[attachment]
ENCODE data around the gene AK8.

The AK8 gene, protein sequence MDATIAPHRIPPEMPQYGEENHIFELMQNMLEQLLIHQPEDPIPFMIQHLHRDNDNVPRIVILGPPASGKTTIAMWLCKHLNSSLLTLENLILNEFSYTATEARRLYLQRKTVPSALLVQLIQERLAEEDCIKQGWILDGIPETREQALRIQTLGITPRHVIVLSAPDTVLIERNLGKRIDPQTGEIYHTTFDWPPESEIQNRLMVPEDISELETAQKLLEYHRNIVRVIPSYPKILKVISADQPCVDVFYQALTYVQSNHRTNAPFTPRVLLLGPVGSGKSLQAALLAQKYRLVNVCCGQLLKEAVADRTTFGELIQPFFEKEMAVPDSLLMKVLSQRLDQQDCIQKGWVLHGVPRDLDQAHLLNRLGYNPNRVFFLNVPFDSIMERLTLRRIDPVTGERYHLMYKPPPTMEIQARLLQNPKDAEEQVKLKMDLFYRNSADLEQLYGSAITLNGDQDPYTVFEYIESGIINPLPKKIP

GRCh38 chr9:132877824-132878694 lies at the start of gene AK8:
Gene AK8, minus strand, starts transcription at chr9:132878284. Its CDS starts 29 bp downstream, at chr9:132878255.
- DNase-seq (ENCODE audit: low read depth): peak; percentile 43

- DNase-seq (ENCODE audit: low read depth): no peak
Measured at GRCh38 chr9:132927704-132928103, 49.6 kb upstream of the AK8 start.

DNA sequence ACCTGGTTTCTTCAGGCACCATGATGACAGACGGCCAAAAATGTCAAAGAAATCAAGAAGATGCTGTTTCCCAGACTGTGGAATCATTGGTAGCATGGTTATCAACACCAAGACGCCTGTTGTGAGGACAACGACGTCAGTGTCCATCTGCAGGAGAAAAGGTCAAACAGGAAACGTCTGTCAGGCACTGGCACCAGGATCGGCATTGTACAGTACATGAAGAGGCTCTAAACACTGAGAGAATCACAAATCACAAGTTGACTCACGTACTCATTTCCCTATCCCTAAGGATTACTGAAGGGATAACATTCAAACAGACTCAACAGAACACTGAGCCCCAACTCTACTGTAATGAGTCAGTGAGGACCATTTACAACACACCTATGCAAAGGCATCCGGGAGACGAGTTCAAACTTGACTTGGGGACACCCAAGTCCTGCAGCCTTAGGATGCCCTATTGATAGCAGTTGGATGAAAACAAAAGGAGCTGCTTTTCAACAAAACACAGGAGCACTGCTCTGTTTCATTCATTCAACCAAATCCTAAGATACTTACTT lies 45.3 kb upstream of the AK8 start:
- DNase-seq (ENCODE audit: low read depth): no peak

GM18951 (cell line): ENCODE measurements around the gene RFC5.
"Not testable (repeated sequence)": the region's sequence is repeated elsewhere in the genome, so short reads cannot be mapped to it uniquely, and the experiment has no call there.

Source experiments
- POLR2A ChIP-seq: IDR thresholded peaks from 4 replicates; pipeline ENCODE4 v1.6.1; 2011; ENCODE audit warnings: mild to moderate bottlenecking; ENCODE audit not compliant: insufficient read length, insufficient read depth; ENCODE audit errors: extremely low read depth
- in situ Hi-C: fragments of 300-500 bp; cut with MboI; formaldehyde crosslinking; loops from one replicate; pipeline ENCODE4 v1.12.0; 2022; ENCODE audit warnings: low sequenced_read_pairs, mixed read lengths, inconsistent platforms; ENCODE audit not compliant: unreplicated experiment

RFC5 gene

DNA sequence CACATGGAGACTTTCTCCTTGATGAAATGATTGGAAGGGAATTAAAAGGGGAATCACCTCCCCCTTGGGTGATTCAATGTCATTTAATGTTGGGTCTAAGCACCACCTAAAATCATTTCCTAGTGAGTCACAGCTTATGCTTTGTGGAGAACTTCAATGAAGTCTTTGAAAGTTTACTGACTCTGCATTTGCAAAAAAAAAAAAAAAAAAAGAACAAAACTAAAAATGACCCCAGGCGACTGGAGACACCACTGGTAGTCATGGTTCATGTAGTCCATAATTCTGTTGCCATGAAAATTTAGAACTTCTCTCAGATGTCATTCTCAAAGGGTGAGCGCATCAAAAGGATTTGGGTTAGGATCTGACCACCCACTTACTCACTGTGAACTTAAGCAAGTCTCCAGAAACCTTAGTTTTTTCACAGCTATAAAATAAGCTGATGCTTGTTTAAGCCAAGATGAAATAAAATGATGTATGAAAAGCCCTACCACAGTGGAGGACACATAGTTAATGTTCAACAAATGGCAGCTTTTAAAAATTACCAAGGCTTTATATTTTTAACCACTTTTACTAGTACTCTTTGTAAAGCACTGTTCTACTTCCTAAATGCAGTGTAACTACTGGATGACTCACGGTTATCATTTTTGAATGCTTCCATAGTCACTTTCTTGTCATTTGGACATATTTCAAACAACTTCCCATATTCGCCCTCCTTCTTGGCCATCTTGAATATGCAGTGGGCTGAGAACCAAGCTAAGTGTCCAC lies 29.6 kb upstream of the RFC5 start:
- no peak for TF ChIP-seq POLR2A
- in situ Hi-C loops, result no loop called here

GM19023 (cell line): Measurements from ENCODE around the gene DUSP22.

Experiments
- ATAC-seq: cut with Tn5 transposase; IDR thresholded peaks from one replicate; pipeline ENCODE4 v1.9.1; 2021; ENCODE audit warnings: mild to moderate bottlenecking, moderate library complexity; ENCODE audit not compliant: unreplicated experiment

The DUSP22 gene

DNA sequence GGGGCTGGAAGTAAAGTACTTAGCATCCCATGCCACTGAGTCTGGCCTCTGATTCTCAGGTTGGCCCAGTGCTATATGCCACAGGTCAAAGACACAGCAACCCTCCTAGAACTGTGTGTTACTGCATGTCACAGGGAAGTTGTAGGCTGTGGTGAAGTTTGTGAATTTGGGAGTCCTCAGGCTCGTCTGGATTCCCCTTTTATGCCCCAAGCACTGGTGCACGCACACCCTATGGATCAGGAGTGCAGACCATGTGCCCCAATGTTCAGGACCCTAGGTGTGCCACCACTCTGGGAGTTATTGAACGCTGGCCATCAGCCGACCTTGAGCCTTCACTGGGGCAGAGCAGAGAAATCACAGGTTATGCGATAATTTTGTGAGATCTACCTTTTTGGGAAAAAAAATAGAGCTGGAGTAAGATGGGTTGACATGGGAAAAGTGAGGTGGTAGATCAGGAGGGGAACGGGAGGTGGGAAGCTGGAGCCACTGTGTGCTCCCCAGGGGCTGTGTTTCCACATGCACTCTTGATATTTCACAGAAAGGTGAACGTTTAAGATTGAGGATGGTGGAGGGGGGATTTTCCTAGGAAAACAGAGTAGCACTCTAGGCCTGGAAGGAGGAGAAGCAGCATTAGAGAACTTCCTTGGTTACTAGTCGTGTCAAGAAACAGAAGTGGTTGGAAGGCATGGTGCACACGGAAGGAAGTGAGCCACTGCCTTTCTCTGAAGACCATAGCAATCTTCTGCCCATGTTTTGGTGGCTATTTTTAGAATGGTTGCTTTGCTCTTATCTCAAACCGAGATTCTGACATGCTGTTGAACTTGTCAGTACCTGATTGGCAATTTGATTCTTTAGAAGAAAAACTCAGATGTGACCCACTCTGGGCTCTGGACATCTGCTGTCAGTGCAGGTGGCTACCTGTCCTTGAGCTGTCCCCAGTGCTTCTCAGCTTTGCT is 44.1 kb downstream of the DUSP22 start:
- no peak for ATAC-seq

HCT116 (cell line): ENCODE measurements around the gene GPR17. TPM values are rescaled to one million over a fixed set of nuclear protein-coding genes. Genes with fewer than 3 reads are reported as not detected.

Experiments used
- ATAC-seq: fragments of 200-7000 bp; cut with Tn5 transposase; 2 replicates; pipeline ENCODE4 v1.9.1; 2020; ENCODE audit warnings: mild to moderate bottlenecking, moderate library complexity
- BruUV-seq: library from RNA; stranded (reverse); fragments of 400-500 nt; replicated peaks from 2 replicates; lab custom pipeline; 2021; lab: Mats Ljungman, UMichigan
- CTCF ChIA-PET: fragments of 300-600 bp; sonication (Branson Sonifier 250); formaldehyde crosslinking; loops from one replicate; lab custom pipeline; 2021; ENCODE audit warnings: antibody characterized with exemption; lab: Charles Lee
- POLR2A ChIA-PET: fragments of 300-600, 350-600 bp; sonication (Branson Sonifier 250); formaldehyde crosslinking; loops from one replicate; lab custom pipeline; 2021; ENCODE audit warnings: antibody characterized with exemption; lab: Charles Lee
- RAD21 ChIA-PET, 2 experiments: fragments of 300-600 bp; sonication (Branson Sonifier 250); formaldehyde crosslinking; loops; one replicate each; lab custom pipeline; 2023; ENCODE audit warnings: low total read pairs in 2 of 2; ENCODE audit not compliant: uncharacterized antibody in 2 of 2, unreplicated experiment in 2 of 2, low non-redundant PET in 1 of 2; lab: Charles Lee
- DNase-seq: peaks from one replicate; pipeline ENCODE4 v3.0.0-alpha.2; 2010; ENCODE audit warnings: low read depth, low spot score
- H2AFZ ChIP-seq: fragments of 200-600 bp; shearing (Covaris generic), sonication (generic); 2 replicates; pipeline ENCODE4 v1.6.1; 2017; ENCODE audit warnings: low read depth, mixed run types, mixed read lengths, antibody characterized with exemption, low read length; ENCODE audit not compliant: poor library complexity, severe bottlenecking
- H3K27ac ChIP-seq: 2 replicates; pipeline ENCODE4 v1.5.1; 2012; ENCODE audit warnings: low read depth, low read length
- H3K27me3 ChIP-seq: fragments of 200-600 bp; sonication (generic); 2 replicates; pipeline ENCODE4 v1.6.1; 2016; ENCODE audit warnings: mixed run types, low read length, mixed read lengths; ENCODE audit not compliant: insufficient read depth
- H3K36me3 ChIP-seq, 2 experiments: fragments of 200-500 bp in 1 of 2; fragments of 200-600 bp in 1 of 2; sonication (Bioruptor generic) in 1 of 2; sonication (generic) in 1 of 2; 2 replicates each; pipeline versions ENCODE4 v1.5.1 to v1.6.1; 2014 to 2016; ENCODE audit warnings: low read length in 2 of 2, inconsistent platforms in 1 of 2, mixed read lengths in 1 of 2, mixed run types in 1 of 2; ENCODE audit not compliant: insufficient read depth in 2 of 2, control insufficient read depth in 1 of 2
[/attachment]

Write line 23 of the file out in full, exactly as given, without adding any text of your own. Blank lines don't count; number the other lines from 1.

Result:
DNA sequence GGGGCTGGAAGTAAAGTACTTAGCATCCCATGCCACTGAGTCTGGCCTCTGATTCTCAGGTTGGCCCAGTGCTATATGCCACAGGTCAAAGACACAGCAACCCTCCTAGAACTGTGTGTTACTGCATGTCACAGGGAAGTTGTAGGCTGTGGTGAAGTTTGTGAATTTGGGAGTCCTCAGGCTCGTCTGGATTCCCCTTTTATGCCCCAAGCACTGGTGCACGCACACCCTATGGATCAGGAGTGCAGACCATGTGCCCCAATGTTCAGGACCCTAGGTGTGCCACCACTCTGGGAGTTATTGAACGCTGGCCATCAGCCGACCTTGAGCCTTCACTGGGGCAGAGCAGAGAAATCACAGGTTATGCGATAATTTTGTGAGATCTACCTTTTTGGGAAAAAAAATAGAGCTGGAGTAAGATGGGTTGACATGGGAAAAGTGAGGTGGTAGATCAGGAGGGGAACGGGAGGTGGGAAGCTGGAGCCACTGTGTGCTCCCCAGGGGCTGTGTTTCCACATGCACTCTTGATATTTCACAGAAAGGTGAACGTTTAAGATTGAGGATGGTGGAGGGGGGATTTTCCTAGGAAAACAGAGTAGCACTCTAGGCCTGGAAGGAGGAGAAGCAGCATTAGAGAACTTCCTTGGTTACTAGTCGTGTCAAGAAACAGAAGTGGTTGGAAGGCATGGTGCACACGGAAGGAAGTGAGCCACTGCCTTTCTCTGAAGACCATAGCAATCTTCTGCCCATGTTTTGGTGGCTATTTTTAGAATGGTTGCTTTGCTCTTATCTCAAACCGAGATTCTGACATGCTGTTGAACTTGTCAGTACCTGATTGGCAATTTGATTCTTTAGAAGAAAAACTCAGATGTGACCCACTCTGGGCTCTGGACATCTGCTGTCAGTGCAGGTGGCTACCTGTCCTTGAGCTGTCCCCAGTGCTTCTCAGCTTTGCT is 44.1 kb downstream of the DUSP22 start: